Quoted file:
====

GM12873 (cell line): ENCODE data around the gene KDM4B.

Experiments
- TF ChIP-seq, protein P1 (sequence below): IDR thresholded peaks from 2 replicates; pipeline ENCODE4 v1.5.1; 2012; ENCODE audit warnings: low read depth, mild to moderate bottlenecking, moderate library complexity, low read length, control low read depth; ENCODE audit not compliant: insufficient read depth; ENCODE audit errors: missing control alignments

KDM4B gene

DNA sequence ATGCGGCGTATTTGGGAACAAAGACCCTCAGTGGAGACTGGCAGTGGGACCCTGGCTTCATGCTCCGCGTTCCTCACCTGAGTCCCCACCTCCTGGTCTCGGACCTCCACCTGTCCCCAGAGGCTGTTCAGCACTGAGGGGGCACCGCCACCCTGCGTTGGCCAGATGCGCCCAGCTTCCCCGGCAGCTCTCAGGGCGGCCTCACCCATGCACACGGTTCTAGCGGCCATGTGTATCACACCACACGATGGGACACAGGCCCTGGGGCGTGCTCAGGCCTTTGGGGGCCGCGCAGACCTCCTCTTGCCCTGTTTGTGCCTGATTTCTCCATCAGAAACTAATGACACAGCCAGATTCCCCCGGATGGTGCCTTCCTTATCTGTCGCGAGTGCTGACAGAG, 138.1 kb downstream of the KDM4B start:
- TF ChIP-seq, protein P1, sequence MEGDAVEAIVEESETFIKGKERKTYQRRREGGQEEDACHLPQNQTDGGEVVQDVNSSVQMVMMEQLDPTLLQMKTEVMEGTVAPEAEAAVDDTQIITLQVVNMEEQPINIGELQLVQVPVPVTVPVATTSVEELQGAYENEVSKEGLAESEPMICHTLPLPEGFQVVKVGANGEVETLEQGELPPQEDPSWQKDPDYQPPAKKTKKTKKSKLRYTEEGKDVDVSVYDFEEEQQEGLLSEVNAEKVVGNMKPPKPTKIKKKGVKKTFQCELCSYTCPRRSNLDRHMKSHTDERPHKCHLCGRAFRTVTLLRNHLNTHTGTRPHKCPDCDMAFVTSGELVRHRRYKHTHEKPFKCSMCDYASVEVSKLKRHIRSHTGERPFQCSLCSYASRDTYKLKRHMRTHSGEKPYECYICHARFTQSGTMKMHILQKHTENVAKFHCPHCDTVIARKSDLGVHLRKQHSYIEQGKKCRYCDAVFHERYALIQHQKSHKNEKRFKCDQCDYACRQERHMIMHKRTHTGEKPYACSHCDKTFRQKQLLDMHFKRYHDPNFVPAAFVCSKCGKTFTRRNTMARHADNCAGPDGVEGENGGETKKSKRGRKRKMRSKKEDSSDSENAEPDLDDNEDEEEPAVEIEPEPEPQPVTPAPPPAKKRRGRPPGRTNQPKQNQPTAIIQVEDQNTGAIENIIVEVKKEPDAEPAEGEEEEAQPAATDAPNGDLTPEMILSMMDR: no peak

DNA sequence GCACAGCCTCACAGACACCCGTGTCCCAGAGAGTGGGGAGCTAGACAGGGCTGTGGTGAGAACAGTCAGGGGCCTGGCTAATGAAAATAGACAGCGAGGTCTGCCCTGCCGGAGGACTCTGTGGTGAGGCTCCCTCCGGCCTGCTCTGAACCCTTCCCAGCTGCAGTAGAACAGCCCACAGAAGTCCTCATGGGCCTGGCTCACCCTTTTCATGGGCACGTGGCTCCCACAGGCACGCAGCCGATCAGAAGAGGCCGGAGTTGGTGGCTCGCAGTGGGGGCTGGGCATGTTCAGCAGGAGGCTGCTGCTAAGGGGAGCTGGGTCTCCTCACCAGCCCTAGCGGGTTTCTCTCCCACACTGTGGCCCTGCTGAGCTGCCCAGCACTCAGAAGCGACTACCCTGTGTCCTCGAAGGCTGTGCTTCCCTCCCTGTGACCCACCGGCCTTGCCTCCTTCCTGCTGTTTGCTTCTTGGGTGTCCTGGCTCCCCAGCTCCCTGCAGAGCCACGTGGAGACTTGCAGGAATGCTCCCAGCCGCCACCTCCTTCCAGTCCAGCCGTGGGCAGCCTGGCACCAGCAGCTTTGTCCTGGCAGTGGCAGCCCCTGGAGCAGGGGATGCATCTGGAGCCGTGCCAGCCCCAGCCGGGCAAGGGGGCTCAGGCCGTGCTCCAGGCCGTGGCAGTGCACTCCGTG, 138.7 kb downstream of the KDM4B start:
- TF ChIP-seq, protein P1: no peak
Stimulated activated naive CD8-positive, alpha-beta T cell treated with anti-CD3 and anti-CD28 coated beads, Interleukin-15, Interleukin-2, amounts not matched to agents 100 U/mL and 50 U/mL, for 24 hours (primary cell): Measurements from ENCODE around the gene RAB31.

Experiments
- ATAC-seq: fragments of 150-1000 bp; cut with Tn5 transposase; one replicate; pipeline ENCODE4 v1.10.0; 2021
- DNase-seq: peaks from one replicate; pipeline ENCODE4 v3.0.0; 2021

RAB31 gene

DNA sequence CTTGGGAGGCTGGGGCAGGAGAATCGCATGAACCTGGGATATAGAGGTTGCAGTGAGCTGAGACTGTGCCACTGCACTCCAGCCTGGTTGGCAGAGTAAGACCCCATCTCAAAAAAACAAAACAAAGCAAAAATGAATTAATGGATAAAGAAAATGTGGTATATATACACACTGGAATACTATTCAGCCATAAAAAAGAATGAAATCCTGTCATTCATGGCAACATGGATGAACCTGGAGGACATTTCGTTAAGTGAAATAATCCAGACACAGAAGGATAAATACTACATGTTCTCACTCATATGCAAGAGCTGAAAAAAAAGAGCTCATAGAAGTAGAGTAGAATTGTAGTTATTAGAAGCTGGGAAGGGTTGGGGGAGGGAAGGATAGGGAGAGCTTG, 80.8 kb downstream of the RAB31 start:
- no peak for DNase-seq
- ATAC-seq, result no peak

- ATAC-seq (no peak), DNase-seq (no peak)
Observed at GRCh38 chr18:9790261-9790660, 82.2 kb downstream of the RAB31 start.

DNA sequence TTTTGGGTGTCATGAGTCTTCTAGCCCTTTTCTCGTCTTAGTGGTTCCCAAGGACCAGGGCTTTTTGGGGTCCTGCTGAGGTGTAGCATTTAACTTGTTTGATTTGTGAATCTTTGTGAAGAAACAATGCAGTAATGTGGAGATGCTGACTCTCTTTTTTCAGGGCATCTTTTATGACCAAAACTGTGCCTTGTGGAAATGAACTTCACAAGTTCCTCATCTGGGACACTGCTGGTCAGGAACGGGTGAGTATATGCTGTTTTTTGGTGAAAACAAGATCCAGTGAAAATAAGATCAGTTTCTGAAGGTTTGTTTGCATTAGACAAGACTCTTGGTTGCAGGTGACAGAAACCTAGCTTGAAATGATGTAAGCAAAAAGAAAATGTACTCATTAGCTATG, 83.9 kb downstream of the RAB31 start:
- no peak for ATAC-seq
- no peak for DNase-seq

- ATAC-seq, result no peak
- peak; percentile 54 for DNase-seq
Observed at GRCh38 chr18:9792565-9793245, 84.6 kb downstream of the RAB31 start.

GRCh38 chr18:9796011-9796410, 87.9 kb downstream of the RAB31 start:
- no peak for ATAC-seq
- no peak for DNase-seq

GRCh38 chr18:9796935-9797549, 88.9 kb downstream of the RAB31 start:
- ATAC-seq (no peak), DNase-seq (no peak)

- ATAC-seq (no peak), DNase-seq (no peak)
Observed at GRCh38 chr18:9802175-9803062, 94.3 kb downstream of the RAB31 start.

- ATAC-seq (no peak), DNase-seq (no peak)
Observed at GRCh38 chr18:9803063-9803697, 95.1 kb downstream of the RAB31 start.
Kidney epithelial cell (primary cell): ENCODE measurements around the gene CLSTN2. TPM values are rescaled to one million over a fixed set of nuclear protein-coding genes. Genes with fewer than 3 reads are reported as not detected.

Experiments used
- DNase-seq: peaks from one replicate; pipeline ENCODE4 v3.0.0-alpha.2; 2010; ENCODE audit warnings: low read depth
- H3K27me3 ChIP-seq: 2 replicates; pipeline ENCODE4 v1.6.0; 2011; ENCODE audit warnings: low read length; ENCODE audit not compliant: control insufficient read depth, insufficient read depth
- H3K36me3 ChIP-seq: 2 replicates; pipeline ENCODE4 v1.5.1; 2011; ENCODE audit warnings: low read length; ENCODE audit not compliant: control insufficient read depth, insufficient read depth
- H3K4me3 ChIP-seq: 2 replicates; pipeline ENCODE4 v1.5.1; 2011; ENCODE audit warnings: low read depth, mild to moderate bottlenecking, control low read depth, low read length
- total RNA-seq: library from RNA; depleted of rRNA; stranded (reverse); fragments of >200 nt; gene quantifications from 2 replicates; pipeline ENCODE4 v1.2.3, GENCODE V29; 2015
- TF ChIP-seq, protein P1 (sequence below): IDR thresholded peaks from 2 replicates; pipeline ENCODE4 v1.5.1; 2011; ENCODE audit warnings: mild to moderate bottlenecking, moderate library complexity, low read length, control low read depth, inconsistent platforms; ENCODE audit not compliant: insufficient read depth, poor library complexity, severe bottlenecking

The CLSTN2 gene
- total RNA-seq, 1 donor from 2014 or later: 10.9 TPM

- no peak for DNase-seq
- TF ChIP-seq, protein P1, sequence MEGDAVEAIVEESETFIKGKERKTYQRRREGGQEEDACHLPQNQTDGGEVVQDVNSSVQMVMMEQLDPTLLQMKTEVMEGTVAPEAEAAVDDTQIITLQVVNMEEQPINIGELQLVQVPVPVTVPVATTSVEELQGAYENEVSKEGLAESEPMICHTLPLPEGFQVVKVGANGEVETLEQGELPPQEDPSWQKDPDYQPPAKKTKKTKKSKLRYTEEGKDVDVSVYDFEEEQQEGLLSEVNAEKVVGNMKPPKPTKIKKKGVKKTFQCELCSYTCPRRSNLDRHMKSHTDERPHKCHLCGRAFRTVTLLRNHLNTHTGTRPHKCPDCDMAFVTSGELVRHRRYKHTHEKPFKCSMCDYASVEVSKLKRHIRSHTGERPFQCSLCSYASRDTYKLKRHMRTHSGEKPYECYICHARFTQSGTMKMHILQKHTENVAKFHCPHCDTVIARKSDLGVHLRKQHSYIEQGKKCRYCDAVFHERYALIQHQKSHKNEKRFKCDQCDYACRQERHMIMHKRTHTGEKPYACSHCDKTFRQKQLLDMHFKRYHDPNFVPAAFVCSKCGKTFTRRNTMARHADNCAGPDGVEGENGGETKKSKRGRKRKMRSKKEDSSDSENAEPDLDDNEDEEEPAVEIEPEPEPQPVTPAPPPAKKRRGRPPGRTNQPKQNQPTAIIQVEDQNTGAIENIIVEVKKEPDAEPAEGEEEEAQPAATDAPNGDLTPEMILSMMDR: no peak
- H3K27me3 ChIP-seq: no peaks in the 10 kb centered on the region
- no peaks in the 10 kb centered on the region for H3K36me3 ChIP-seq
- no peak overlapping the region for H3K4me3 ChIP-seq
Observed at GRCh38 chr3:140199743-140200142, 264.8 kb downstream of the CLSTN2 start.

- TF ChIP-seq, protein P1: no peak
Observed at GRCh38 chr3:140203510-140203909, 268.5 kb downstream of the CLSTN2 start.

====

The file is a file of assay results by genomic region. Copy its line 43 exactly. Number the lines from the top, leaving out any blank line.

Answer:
- total RNA-seq, 1 donor from 2014 or later: 10.9 TPM